Following the shuttering of the Digital Book World blog, I'm reposting recent pieces about Accessibility.
Books want to be read. They don’t care who reads them, or what skills or challenges readers have. The more people curl up with a paperback or a Kindle or a browser, the better for all books.
But not every book is readable by every potential consumer. This is true of books in every format: all kinds of print, audiobooks, and ebooks.
Accessibility lets us make one book for all users. Instead of having the print edition and the braille edition and the large print edition and the audiobook, we can include everyone in our audience with one format: the ebook.
In previous posts (links below) I’ve described the legal and business reasoning for making fully accessible ebooks, but that discussion doesn’t really get to the heart of the matter. We want to be making books that can be read by anyone who wants to read them, wherever and however they want to read them.
By the way, a term that is often swapped in for accessibility is A11Y. Where’d it come from? It’s an abbreviation of the word “accessibility.” The first letter in the word is A, it’s followed by 11 letters, and concludes with Y: A11Y.
Who Benefits from Accessible Ebooks?
A11Y-conforming EPUB3 ebooks open the door to many underserved populations, populations we are all part of. Here are nine of them.
Blind readers are locked out of the print reading experience. That’s why an ebook reading device’s text-to-speech engine is such a boon. Well made ebooks go far in providing a quality experience.
Another audience: those with poor eyesight. They don’t necessarily need to use text to speech, but they can do with some help with text legibility. Ebooks are fantastic alternative for these readers. Font choice and resizability, device orientation alternatives, white vs. sepia vs. night viewing, all contribute to making content more seeable. There are best practices in accessible ebook-making that take advantage of how devices are used.
The population is aging. Wherever you are, whoever you’re selling to, there are older people who could use some help with reading. Whether they utilize text to speech, large font sizes, or a combination, they can continue reading as much as they ever did. Well thought-out ebooks create a great opportunity to keep these readers engaged.
Color-blind readers can be underserved in print as well as ebook editions. While using color to give editorial meaning in print can be problematic, it’s downright wrong in ebooks. For one thing, e-ink devices don’t display color. For another, telling color-blind readers that the red column in a table indicates stop while the green column means go makes the content all but useless. Again, A11Y-conforming ebooks that are well planned and executed avoid these problems.
Dyslexic readers are helped by fonts designed with their needs in mind. For example, OpenDyslexic is a Kindle font that has been included in the software for a couple of years. Here’s a screenshot of a paragraph in OpenDyslexic on the Kindle App for Macintosh, with sepia background (from Eat Pray Eat, by Mona Wasfy; available on the Kindle store).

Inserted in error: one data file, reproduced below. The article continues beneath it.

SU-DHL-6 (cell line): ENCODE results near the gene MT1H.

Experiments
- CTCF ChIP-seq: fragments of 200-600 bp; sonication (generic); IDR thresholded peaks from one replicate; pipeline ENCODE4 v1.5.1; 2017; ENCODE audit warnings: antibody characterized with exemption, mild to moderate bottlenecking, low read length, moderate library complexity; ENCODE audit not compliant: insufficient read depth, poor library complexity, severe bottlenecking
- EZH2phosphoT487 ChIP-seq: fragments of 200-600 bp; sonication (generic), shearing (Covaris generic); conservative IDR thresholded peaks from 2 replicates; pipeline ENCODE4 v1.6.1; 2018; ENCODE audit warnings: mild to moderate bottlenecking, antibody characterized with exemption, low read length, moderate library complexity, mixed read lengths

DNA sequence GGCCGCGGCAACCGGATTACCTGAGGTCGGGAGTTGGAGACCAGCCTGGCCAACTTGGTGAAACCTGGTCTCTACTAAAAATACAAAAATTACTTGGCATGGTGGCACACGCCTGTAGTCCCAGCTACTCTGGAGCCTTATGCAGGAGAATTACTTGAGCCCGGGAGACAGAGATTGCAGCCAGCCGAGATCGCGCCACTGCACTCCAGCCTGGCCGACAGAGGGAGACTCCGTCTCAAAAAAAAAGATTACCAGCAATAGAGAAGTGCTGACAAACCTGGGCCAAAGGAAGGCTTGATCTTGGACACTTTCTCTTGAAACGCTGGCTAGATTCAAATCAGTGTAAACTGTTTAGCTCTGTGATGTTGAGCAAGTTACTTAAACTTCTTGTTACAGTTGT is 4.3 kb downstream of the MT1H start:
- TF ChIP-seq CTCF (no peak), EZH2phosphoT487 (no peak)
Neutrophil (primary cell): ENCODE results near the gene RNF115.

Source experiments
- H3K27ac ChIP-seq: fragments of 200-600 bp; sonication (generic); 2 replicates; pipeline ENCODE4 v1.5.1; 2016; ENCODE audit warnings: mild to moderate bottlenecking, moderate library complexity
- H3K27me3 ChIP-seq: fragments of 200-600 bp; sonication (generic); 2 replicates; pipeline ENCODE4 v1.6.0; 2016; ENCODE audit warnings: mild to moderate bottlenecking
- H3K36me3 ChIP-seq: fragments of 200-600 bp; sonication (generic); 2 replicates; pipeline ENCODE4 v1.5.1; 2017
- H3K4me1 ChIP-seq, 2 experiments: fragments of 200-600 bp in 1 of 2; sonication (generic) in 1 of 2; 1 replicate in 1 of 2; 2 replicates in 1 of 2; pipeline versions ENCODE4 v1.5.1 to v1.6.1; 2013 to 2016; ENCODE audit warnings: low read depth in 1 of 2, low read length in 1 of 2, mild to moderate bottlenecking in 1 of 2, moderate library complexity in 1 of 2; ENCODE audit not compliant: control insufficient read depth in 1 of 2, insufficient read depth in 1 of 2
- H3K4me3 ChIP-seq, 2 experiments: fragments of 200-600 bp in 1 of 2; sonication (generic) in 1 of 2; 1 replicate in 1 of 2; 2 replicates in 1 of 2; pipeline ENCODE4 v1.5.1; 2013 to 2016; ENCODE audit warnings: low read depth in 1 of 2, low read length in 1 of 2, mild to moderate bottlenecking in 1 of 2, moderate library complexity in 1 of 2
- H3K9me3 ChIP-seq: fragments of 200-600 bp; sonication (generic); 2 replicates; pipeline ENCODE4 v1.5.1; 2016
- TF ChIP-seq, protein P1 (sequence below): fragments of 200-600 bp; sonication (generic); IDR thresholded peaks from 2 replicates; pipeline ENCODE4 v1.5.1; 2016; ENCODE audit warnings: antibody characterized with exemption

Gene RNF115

Customers with motor skill impairments benefit from correctly structured ebook files. They use a keyboard or voice or eye commands to move through a book, and the success of that depends on well-made files.
The deaf can benefit as well. Digital books that contain audio should have captions built in so all content is readily available. Video should be described as well. In short, there should always be a fallback way for every reader to access the content.
People listening to a book with text-to-speech will not have visual cues that a new language has been introduced. Language shifts — when the dominant language is interrupted by a word or phrase in another language — should be tagged in the markup so a reading engine knows to access its dictionary, if one is installed.
And then there are the treadmill readers: folks who listen to books while exercising or driving or cooking or holding a crying baby, for example. They switch between sighted reading and having content read to them depending on the situation they find themselves in (hence the term ‘situational reading’). Making an ebook accessible just provides another way for them to consume content.
Like Pedestrian Curb Cuts, Accessibility Is For All Of Us
A common analogy to fully accessible ebooks is the pedestrian curb cut. When I was in Toronto for ebookcraft this Spring, I walked a mile from the train station to my hotel, pulling my suitcase behind me. About halfway along I realized how easy it was to navigate downtown. Every corner had a very generous curb cut. I’m used to curb cuts, but at home in New York I’m aware of intersections without them, or with broken or what seem to be very small cuts. In my neighborhood, I sometimes see elderly people with their walkers in the street, because there was no cut available to get up on the sidewalk.
So with ebooks. When we make every ebook as accessible as possible, we ensure their usability for everyone who wants to read them, when they want to read them.
Make Friends With A11Y
I’ve mentioned well made ebooks, properly built ebooks, well thought-out ebooks. In my next posts I’ll look at what that means for the publishing team. Editors, designers, production editors, and authors already have the know-how; they just need to re-orient how they look at a book to make it A11Y-friendly.